To what did Wiesel compare the world in Night?

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Karen P.L. Hardison | College Teacher | eNotes Employee

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The world represents a strong motif in Night with many occurrences. An early metaphor--which is a comparison between two unlike things--describes the world as a "hermetically sealed cattle car." A hermetic seal is one that is airtight. A cattle car, of course, is a train car that is used to haul cattle. The metaphor incorporates a paradox and an irony.

The world had become a hermetically sealed cattle car.

It is ironic that a cattle car would be airtight because the point of shipping cattle in a special freight car is to make sure they have plenty of air so they arrive at their destination alive and only a little the worse for the trip. The paradox is that train freight cars for keeping cargo alive might be sealed and crammed full for letting humans die.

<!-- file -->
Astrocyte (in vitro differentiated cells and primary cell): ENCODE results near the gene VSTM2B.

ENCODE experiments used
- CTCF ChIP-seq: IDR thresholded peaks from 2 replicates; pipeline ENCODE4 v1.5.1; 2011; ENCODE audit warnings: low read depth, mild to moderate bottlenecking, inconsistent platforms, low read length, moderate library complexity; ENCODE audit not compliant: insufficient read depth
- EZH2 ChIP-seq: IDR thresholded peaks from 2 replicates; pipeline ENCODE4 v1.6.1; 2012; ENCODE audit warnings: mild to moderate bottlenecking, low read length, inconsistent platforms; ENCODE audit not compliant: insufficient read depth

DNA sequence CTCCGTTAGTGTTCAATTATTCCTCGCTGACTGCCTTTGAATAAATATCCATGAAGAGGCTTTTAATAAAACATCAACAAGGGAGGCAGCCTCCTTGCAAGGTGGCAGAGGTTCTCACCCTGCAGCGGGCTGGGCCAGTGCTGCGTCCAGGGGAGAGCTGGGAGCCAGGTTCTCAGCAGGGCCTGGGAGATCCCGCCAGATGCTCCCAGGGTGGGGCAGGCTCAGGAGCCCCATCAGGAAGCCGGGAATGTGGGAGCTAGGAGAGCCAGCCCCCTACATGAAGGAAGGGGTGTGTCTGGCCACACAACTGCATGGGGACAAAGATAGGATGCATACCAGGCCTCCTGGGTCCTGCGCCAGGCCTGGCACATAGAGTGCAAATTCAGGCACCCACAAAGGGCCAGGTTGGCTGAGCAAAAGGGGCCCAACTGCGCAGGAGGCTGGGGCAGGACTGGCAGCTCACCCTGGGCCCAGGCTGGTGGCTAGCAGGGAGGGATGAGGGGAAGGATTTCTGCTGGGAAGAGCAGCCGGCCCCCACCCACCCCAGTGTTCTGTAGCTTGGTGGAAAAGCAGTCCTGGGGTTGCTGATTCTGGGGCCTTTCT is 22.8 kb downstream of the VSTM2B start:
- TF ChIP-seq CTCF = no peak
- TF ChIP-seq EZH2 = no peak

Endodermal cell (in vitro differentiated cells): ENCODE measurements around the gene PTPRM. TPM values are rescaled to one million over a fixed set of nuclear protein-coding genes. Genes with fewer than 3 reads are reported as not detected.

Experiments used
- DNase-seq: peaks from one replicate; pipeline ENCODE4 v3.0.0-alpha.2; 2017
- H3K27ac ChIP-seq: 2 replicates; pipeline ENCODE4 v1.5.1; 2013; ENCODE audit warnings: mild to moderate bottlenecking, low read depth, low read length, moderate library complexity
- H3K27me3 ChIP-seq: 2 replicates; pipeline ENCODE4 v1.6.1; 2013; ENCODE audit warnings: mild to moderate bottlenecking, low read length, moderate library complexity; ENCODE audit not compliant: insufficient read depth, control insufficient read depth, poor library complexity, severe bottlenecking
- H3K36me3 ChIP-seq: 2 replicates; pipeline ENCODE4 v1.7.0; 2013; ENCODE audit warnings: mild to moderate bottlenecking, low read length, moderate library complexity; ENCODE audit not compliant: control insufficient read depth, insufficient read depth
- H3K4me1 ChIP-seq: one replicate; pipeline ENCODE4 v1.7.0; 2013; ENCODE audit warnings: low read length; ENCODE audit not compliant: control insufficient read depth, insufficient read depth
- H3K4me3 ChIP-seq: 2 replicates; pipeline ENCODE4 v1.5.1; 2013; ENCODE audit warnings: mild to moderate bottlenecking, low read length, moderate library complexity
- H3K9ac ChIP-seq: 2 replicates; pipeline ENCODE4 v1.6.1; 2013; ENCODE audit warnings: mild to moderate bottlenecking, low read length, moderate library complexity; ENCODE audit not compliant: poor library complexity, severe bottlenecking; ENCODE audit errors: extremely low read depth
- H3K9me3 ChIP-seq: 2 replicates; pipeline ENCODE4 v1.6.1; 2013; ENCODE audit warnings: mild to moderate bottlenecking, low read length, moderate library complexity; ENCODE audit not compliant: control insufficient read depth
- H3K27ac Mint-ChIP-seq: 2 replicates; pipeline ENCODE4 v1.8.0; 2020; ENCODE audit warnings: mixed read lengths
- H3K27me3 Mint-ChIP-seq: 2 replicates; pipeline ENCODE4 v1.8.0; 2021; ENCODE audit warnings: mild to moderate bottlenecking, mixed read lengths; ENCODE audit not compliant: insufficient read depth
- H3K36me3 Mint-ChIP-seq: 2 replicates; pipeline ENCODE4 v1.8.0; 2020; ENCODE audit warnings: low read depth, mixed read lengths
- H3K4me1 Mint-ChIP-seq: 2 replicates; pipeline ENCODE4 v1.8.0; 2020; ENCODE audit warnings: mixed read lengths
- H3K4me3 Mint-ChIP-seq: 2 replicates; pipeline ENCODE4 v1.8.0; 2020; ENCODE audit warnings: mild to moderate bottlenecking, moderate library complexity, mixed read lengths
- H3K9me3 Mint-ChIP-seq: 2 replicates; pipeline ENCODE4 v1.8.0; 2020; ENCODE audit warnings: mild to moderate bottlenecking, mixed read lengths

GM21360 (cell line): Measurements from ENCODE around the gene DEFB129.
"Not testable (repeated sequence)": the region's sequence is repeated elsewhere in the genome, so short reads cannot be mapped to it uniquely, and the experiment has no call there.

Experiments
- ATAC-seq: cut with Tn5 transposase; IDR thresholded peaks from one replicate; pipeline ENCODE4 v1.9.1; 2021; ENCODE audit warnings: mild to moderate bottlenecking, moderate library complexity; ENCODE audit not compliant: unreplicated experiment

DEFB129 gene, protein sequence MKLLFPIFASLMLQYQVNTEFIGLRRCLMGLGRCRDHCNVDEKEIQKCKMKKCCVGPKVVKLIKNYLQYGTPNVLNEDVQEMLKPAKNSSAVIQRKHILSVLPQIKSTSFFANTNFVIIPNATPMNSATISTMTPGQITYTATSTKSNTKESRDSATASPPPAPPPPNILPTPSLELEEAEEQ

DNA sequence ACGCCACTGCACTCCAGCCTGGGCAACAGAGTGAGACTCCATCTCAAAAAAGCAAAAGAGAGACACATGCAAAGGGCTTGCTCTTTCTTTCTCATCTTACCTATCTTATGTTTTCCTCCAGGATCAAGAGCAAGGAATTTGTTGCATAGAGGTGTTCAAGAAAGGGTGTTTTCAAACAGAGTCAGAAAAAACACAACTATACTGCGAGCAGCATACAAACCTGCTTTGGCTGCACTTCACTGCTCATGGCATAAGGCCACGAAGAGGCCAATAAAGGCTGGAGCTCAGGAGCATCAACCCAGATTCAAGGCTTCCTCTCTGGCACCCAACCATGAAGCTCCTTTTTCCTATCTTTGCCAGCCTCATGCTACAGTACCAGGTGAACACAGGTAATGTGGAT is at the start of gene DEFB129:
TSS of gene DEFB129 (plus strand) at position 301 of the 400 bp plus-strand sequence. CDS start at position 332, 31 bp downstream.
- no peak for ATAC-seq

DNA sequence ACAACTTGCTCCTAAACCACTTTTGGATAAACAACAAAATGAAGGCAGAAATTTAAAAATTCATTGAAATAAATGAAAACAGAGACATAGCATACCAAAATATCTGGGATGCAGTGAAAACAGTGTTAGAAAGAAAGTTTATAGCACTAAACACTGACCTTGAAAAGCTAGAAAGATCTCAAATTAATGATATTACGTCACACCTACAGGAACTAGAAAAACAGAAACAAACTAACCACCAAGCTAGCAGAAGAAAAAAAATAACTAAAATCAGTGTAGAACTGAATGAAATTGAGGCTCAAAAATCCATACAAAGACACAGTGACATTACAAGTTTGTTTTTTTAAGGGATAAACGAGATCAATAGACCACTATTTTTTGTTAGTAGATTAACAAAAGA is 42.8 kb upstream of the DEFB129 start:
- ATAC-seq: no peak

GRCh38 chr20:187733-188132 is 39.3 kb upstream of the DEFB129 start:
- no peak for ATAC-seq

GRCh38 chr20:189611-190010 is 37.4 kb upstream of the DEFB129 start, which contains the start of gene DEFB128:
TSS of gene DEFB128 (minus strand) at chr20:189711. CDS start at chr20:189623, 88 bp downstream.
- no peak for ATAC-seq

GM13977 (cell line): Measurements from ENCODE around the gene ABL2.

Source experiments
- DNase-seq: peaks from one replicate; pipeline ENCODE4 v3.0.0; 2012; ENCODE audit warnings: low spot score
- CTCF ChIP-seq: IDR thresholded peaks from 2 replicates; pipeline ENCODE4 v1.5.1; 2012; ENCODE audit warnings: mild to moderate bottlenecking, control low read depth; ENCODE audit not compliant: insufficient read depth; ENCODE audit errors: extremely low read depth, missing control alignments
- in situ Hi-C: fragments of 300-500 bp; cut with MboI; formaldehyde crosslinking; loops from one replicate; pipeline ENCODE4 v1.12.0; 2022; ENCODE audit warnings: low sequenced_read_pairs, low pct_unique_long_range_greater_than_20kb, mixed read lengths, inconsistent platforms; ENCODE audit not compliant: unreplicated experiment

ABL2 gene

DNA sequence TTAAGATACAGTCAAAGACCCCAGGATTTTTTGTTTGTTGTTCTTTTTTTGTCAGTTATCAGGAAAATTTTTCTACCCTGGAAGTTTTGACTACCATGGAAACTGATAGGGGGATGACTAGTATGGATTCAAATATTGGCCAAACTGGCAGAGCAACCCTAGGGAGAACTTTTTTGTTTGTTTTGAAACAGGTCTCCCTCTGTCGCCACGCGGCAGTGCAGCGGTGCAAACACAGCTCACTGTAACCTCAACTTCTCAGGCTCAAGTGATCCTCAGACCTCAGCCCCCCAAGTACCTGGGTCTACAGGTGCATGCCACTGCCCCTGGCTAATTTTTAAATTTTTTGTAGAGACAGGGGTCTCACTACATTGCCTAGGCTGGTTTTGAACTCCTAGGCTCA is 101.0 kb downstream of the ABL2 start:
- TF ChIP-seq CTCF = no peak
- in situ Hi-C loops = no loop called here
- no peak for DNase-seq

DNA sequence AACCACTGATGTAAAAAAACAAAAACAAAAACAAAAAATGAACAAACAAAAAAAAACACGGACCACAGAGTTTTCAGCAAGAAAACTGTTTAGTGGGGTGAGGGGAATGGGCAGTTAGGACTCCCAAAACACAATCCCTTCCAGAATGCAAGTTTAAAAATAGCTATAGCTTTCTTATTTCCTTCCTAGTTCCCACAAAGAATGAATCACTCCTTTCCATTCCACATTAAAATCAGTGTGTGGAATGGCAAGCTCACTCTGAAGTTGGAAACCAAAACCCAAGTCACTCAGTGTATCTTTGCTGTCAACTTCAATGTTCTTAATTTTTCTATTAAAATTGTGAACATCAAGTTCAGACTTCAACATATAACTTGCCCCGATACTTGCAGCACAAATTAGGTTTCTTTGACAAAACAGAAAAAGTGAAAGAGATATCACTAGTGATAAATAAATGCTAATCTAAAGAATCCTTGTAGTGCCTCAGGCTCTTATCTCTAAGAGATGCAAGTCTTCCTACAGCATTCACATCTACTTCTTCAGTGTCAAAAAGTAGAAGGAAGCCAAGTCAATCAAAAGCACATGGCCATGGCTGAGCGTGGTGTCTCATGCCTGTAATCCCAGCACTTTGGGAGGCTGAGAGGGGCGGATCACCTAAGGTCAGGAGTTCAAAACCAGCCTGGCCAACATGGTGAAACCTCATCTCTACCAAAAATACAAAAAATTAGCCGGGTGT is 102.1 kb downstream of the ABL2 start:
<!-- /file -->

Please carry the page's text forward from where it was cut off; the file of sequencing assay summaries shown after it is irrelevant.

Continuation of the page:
The idea of a hermetic seal becomes a silent theme that runs through the continuing motif of the world. The hermetic seal provides the unspoken answer to the questions asked about the world: each of the following questions may very well be answered with "because the world too is hermetically sealed and kept away from truth ....":

How was it possible that men, women, and children were being burned and that the world kept silent? No. All this could not be real ....

The world would never tolerate such crimes. "The world? The world is not interested in us. Today, everything is possible ...."

Those whose numbers had been noted were standing apart, abandoned by the whole world. Some were silently weeping.